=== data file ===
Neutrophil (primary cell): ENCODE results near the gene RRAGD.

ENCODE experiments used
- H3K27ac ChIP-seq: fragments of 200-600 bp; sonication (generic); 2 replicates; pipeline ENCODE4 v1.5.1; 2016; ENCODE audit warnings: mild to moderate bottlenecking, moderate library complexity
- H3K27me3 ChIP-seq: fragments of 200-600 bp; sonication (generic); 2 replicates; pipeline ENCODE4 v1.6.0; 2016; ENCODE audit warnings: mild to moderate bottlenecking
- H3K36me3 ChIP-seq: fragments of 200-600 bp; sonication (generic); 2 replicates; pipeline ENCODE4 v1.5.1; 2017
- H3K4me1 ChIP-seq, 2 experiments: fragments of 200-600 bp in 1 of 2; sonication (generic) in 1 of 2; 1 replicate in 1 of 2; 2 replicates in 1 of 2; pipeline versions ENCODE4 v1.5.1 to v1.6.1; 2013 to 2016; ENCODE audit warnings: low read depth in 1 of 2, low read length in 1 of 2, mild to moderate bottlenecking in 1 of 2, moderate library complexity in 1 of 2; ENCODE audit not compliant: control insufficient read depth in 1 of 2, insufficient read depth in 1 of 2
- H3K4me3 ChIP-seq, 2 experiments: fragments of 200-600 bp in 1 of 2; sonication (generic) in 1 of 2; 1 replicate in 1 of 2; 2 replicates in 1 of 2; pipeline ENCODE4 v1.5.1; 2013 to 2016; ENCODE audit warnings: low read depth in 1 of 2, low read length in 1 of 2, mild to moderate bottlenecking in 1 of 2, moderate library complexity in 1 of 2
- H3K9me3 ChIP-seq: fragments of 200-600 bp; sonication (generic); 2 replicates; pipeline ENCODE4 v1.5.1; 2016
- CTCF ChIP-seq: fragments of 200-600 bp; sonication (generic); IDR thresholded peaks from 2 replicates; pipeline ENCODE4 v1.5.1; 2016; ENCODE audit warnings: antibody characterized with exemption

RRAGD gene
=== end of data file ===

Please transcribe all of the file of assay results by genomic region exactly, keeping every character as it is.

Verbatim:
Neutrophil (primary cell): ENCODE results near the gene RRAGD.

ENCODE experiments used
- H3K27ac ChIP-seq: fragments of 200-600 bp; sonication (generic); 2 replicates; pipeline ENCODE4 v1.5.1; 2016; ENCODE audit warnings: mild to moderate bottlenecking, moderate library complexity
- H3K27me3 ChIP-seq: fragments of 200-600 bp; sonication (generic); 2 replicates; pipeline ENCODE4 v1.6.0; 2016; ENCODE audit warnings: mild to moderate bottlenecking
- H3K36me3 ChIP-seq: fragments of 200-600 bp; sonication (generic); 2 replicates; pipeline ENCODE4 v1.5.1; 2017
- H3K4me1 ChIP-seq, 2 experiments: fragments of 200-600 bp in 1 of 2; sonication (generic) in 1 of 2; 1 replicate in 1 of 2; 2 replicates in 1 of 2; pipeline versions ENCODE4 v1.5.1 to v1.6.1; 2013 to 2016; ENCODE audit warnings: low read depth in 1 of 2, low read length in 1 of 2, mild to moderate bottlenecking in 1 of 2, moderate library complexity in 1 of 2; ENCODE audit not compliant: control insufficient read depth in 1 of 2, insufficient read depth in 1 of 2
- H3K4me3 ChIP-seq, 2 experiments: fragments of 200-600 bp in 1 of 2; sonication (generic) in 1 of 2; 1 replicate in 1 of 2; 2 replicates in 1 of 2; pipeline ENCODE4 v1.5.1; 2013 to 2016; ENCODE audit warnings: low read depth in 1 of 2, low read length in 1 of 2, mild to moderate bottlenecking in 1 of 2, moderate library complexity in 1 of 2
- H3K9me3 ChIP-seq: fragments of 200-600 bp; sonication (generic); 2 replicates; pipeline ENCODE4 v1.5.1; 2016
- CTCF ChIP-seq: fragments of 200-600 bp; sonication (generic); IDR thresholded peaks from 2 replicates; pipeline ENCODE4 v1.5.1; 2016; ENCODE audit warnings: antibody characterized with exemption

RRAGD gene